by: J.B. Weisenfels
You’re so talented. You show a lot of promise. You have so much potential.
These phrases might be familiar to you, especially if you are one of our younger readers. They come from the mouths of parents, teachers, professors—even friends. Let us assume for a moment that they are correct—you are talented. You are full of promise and potential. Those things make for an exceptional jumpstart on your career, but there are no guarantees that your “promise” or “potential” will turn into accomplishments.
So, what is the magic pill that locks you onto the path of true success? First of all, let’s clear that “magic pill” business out of your mind. There is no magic pill. There is no fairy godmother. You are not going to develop a few good habits and instantly transform into an accomplished professional with a thirty page CV living in that house you really wish you could afford.
According to studies cited by Forbes in the field of network science, the greatest predictor of career success is an open network. Most people function in closed networks, operating in close proximity to a bunch of people who already know each other. An open network, they claim, leads to more exposure to new ideas. An open network also requires skills like communication and the ability to mediate conflicts. It is worth stating, however, that network science is right there in the title, so of course, a specific kind of network is what the network researchers were looking for.
Business Insider has a list of things that impact your success and are completely out of your control. According to this list, you’d need to be tall with a nice voice, the right accent, a pleasing scent, and the child of highly-educated working parents who completed their education before you were eight years old. This list, in particular, feels like it wants to box you in. There really isn’t anything you can do about these traits. All of you short, southern or foreign folks with working class parents need not despair, however. This list only features nine traits out of a host of proven theories on success.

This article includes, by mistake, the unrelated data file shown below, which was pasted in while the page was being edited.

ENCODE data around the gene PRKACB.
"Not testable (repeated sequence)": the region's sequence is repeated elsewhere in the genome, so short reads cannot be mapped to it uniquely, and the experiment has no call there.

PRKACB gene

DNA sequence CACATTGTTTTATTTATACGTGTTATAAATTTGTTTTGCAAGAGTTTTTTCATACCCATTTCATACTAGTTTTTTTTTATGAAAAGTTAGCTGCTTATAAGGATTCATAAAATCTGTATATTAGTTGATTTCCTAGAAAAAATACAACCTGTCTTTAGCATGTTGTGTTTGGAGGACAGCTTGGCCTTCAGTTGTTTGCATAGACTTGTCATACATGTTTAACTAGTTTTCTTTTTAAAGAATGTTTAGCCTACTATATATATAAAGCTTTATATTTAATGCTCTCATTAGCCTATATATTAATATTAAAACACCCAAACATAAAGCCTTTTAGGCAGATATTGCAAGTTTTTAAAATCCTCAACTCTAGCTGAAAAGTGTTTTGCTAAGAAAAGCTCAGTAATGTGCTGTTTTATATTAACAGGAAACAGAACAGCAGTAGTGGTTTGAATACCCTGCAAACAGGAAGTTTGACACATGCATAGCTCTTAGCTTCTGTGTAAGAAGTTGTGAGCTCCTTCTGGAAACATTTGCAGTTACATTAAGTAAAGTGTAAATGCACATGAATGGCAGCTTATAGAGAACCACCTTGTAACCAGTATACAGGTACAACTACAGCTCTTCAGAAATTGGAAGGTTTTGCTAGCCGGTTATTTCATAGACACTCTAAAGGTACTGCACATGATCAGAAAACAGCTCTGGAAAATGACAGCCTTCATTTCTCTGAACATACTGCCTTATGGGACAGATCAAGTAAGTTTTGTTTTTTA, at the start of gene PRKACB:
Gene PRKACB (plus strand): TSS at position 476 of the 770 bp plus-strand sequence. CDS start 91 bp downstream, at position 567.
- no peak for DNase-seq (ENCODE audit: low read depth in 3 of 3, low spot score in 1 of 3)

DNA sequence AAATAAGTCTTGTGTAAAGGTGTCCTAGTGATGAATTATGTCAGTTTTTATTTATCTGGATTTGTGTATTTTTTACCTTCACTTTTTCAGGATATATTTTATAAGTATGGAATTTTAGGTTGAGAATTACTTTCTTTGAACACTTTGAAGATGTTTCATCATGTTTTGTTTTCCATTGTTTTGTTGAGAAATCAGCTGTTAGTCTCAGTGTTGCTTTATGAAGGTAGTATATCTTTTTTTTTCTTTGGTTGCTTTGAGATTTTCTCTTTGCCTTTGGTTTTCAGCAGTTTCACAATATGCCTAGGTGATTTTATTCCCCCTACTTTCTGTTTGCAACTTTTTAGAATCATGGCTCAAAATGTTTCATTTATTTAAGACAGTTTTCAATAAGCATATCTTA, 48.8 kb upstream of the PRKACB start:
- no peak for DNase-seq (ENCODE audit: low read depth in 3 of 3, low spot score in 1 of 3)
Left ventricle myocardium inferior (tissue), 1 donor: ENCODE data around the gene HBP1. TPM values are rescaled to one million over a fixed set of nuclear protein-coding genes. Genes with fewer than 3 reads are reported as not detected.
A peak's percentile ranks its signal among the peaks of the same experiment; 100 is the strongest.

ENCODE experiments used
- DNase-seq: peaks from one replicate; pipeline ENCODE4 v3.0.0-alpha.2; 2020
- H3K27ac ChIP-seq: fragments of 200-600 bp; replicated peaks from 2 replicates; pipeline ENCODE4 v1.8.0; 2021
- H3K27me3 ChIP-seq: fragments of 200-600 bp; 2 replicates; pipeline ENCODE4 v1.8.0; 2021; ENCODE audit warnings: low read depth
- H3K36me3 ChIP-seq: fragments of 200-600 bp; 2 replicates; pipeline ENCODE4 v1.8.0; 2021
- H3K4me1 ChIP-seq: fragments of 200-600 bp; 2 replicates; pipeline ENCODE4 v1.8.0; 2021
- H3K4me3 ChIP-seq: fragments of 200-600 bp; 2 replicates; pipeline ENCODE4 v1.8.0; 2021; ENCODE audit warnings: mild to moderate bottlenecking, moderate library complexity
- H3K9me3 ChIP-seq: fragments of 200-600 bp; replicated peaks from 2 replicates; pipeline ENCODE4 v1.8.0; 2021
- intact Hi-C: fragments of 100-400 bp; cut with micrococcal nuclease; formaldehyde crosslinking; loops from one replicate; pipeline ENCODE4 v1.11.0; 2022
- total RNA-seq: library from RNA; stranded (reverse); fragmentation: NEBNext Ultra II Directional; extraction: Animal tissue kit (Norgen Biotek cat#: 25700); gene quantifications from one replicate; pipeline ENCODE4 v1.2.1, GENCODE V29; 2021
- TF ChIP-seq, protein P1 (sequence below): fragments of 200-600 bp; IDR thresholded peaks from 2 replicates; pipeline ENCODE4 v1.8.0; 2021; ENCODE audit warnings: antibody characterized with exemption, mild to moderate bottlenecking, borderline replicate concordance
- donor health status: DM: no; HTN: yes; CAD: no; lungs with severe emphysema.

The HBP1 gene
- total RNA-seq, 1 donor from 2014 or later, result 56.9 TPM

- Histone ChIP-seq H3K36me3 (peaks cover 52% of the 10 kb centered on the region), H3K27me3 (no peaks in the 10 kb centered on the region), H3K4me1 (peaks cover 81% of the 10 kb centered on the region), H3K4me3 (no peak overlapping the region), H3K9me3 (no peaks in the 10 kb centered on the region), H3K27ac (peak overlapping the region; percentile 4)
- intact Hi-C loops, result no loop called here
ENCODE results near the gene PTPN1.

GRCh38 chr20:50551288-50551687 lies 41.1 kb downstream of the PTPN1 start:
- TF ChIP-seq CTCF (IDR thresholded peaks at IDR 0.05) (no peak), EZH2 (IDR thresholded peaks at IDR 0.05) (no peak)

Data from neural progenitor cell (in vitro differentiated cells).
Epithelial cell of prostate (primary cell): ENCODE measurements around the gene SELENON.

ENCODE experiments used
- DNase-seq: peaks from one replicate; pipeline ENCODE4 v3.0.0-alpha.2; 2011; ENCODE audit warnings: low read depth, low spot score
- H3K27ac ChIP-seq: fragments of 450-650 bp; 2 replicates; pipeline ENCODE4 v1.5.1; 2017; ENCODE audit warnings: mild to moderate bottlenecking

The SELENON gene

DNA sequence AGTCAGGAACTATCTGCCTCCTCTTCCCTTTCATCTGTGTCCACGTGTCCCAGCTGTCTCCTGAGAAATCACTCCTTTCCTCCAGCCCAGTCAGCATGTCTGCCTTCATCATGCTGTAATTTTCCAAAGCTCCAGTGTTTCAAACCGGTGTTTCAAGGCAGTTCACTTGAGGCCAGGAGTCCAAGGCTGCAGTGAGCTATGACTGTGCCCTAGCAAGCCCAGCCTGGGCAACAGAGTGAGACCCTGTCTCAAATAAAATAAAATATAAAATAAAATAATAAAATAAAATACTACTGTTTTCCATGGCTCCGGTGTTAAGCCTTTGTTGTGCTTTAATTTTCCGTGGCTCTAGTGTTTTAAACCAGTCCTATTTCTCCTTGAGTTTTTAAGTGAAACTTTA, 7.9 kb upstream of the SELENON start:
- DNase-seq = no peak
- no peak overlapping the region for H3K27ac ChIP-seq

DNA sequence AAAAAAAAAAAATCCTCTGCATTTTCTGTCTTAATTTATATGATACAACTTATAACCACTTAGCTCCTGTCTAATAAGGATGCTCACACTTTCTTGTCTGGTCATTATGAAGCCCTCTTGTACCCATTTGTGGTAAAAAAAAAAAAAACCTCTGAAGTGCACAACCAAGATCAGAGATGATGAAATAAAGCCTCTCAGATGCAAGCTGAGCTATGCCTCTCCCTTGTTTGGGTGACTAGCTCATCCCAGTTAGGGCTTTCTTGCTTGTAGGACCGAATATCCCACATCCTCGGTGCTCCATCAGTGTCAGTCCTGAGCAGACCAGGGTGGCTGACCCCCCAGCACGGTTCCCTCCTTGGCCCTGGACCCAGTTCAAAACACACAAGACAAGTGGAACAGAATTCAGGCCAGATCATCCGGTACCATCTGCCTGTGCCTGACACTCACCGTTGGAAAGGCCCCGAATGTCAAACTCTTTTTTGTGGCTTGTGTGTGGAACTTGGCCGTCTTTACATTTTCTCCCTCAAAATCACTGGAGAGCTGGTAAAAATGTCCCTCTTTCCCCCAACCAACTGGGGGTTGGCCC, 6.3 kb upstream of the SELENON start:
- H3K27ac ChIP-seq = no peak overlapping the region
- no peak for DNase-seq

Hubspot has put together an absolutely wondrous, respectably-sourced infographic, which you can and should look at on their website. They list eight traits that seem to help people perform better than even their more intelligent colleagues. Those traits are: self-regulation, growth mindset, resilience, passion, empathy, conscientiousness, openness to experience, and social skills. It’s quite a list. In fact, it’s a little overwhelming.
These are only a few articles dealing with predictors of success. If you were to issue a Google query on the matter, the results would be very overwhelming. You could build an entire career collecting information on what it takes to become an accomplished professional. But you don’t have that kind of time, do you? I’ve collected a few standbys upon which most lists of predictors of success agree into a brief list for you.
1. Know what you don’t know, and find someone who does know.
The Dunning-Kruger Effect is an interesting phenomenon. In a nutshell, it means that people with low ability don’t know enough to know that they are not, in fact, superior to their peers. You can’t actually know if you’re suffering from the Dunning-Kruger Effect, because the bias toward your own superiority blocks you from knowing it. What helps here is humility that can lead you to teachability.